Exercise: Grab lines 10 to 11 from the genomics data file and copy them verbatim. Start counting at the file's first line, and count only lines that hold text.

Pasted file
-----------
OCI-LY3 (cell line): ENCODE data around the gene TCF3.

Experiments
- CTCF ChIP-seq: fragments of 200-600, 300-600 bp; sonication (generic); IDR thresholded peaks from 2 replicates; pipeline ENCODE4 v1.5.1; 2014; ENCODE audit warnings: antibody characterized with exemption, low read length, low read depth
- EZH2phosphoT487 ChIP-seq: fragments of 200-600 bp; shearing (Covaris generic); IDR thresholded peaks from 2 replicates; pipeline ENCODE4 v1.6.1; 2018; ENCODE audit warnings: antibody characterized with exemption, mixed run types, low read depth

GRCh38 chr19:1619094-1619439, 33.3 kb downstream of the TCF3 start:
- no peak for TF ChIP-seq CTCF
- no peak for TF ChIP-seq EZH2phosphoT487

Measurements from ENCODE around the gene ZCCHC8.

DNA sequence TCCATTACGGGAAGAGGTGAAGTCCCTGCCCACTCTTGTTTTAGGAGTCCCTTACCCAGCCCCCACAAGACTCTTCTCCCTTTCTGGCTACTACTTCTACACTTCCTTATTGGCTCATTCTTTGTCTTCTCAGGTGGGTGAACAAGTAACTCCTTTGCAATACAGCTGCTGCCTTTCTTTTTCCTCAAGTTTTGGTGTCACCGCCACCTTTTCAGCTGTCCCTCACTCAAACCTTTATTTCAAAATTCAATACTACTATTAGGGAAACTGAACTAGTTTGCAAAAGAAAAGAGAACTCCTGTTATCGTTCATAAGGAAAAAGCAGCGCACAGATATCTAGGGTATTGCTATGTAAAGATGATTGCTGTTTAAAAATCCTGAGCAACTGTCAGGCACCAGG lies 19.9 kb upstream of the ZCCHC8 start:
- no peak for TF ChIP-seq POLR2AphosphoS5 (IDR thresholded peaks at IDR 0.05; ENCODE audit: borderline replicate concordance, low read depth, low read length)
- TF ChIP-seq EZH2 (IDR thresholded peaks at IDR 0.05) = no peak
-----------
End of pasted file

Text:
- no peak for TF ChIP-seq POLR2AphosphoS5 (IDR thresholded peaks at IDR 0.05; ENCODE audit: borderline replicate concordance, low read depth, low read length)
- TF ChIP-seq EZH2 (IDR thresholded peaks at IDR 0.05) = no peak